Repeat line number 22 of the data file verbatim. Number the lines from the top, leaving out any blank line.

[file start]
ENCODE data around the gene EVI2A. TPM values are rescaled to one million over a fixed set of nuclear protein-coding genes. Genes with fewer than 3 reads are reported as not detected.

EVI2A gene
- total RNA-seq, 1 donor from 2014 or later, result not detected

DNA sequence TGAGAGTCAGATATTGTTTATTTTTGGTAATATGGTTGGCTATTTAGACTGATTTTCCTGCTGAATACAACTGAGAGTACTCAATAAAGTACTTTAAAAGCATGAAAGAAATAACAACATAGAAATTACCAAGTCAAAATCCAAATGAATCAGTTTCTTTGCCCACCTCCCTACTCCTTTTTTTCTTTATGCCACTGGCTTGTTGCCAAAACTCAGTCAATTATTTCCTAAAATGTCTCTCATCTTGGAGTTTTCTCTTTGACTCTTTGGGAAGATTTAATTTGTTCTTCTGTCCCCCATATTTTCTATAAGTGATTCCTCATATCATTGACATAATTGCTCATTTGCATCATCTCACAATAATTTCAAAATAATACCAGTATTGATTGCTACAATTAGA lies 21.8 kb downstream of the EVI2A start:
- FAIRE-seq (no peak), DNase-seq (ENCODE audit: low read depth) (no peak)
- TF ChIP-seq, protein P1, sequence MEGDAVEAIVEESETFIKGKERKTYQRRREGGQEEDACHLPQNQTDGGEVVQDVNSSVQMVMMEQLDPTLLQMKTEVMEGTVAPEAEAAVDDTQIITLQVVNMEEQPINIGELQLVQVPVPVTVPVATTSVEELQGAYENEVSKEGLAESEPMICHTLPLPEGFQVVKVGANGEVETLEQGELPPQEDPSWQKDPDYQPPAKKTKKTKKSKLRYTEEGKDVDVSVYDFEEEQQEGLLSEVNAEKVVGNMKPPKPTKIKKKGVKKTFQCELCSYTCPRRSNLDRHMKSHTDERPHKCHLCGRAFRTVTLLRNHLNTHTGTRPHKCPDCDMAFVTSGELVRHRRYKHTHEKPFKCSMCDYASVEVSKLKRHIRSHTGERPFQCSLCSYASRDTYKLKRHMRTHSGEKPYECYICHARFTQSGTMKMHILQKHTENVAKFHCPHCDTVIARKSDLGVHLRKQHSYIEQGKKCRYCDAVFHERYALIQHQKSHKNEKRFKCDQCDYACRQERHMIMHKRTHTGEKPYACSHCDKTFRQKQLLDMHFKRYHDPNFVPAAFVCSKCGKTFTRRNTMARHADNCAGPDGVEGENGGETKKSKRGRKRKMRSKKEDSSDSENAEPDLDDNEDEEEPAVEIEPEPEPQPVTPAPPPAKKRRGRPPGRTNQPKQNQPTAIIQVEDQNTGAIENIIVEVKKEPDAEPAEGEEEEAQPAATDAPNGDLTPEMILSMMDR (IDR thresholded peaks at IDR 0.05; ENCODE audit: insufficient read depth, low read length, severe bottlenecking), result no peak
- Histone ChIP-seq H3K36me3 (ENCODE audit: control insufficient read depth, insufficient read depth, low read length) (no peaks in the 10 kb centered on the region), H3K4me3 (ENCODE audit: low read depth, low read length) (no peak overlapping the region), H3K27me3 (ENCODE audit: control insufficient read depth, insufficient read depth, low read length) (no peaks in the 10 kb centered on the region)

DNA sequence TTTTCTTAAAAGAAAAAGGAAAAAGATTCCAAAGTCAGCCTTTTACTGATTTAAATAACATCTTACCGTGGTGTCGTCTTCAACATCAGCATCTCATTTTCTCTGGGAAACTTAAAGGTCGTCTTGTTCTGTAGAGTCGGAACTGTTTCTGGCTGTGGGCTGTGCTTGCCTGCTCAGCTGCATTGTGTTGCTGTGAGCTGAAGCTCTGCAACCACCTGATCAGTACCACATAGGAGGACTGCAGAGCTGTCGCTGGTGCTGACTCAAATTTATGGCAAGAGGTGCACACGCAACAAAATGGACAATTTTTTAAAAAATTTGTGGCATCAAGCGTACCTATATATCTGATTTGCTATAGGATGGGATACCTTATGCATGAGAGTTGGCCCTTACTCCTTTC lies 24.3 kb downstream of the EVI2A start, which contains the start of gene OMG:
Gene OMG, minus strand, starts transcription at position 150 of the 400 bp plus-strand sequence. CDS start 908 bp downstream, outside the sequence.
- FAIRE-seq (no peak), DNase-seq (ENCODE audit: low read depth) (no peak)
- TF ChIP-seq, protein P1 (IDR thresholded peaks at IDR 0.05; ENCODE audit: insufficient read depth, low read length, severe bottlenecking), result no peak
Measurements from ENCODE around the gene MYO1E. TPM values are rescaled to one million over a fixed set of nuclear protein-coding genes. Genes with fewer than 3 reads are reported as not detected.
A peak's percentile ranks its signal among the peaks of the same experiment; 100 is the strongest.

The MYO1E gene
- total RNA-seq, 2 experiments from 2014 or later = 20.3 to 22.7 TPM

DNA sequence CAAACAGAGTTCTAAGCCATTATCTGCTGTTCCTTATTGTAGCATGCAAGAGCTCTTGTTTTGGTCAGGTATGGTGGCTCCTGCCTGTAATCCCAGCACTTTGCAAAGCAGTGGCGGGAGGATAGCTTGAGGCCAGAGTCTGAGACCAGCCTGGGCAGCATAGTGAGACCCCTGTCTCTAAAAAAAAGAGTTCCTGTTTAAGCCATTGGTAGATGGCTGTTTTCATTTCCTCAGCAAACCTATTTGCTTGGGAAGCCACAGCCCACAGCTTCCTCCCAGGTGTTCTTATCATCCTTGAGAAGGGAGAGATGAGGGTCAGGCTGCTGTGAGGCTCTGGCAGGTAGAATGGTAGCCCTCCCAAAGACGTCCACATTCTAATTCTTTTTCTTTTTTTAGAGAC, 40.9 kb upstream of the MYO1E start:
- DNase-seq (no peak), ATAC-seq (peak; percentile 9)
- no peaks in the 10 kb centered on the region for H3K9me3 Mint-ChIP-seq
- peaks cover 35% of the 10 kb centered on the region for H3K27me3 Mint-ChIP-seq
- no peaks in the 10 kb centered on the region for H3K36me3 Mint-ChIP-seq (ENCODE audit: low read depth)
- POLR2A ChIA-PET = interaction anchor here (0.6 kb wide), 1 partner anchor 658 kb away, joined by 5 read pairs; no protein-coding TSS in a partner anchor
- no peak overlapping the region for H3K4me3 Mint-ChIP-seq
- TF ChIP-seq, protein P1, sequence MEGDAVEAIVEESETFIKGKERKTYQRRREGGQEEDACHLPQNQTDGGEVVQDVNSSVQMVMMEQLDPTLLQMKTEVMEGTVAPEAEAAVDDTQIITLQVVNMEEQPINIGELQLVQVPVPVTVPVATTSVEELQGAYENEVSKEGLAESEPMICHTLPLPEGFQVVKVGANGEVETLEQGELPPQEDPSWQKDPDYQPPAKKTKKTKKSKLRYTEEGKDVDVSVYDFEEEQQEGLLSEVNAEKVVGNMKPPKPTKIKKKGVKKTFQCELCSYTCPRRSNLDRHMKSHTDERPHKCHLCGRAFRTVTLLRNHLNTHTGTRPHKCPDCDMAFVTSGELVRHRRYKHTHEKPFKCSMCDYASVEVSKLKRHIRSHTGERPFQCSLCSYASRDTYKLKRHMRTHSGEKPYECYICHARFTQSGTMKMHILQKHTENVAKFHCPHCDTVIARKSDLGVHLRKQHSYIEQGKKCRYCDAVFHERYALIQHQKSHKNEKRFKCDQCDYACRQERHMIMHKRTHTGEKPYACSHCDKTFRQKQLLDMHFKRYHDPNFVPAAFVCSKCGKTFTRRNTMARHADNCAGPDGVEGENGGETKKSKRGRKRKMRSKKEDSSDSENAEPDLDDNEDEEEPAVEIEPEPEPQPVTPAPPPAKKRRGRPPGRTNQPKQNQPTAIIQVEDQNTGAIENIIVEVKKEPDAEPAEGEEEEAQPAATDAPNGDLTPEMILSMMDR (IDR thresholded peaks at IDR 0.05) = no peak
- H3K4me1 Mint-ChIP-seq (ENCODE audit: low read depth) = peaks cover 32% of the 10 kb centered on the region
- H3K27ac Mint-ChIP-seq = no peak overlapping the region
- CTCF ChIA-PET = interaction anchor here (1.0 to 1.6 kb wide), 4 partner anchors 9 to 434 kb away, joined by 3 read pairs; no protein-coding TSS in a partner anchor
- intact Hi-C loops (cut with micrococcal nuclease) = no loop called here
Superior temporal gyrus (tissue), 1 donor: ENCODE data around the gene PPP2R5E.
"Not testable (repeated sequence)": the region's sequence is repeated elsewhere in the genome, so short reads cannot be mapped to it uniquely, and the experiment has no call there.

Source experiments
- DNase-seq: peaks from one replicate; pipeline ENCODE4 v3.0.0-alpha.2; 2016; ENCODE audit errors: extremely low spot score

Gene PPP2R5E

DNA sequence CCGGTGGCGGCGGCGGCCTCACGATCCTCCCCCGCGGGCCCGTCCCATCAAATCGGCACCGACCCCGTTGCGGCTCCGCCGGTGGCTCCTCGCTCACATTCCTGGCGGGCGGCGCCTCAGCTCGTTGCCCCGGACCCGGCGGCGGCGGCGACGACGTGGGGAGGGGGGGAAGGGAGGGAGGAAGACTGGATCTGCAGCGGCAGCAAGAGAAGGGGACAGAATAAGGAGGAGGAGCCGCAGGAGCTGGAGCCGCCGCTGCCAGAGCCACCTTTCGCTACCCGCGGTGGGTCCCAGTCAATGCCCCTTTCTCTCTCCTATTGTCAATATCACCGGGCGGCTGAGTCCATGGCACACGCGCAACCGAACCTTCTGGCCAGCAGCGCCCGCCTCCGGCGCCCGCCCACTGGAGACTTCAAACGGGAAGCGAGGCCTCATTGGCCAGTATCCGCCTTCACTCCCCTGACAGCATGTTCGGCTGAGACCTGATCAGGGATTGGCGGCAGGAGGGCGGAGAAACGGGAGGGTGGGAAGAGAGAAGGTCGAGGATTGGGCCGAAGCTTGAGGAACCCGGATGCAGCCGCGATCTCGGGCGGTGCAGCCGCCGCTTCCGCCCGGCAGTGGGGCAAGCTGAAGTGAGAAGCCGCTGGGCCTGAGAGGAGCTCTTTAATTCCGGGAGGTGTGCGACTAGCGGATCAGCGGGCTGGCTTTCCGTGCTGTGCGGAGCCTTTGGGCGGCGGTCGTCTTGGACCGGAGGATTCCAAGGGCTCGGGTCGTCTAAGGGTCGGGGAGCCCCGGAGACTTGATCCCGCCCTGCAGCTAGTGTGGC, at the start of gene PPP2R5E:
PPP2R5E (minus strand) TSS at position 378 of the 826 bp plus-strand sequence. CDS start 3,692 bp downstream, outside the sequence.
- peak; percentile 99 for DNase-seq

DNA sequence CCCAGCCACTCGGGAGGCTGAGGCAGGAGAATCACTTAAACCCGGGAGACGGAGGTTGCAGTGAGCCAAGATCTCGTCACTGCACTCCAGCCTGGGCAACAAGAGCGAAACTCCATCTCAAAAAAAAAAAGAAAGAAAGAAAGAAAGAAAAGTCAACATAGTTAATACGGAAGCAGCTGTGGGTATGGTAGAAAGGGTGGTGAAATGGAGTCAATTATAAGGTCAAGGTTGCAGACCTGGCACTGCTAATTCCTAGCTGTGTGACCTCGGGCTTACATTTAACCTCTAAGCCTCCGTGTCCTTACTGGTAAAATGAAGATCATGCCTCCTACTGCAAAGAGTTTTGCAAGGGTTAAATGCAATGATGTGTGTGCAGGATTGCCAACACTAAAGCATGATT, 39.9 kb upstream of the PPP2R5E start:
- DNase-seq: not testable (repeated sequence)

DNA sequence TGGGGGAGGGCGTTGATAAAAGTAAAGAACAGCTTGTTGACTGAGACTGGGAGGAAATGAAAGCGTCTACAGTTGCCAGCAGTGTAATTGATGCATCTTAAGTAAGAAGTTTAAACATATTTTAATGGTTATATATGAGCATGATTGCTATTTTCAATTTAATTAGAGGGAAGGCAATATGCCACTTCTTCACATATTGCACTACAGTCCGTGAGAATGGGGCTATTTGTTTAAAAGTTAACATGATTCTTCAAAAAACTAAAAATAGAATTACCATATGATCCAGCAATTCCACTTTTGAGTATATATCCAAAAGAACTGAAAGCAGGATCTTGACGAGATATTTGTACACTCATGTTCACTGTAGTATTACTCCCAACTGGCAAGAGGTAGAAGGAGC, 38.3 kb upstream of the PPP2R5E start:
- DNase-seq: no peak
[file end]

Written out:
- no peak overlapping the region for H3K4me3 Mint-ChIP-seq